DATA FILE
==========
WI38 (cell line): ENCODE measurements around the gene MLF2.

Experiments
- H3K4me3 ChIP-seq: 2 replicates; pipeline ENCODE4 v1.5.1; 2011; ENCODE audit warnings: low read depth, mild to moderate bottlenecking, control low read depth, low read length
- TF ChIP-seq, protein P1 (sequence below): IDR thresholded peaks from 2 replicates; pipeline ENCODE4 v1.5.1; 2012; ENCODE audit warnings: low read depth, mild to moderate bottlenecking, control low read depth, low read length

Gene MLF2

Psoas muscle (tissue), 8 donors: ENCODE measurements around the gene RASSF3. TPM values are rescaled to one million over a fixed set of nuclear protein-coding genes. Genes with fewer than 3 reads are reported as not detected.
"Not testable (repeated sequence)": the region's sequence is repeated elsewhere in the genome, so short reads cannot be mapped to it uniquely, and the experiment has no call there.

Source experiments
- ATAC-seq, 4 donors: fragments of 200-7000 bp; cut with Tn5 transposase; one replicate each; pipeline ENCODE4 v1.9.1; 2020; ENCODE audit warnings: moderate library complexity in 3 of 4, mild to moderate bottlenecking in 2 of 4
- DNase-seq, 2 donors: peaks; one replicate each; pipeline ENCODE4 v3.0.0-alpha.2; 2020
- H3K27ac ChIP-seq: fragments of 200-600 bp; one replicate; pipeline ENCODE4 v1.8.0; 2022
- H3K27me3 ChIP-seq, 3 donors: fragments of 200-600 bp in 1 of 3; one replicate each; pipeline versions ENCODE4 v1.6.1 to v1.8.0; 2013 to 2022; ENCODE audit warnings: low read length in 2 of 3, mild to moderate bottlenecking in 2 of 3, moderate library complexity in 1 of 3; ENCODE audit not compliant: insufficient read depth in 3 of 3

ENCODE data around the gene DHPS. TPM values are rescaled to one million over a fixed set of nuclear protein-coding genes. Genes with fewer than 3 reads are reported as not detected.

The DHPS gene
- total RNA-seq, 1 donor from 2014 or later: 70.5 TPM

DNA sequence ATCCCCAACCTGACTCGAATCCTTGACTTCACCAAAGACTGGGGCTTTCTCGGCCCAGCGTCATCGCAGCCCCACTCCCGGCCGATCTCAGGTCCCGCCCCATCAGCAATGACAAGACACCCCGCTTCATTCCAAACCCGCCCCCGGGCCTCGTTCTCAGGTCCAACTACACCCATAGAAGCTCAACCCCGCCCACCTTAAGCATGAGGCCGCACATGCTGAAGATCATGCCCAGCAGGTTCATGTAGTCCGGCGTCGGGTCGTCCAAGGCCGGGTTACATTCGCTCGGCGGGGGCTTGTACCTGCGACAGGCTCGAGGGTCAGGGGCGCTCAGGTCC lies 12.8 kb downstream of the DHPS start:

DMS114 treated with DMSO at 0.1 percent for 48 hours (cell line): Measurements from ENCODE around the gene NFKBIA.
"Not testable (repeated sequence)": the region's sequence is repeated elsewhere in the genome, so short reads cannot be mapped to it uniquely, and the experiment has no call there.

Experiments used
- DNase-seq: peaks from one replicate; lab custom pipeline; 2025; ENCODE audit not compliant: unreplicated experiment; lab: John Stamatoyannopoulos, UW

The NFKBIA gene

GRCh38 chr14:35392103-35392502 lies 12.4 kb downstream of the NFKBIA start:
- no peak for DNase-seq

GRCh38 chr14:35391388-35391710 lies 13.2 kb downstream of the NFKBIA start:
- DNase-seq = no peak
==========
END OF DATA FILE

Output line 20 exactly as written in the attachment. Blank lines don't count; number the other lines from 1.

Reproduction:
- DNase-seq: peaks from one replicate; lab custom pipeline; 2025; ENCODE audit not compliant: unreplicated experiment; lab: John Stamatoyannopoulos, UW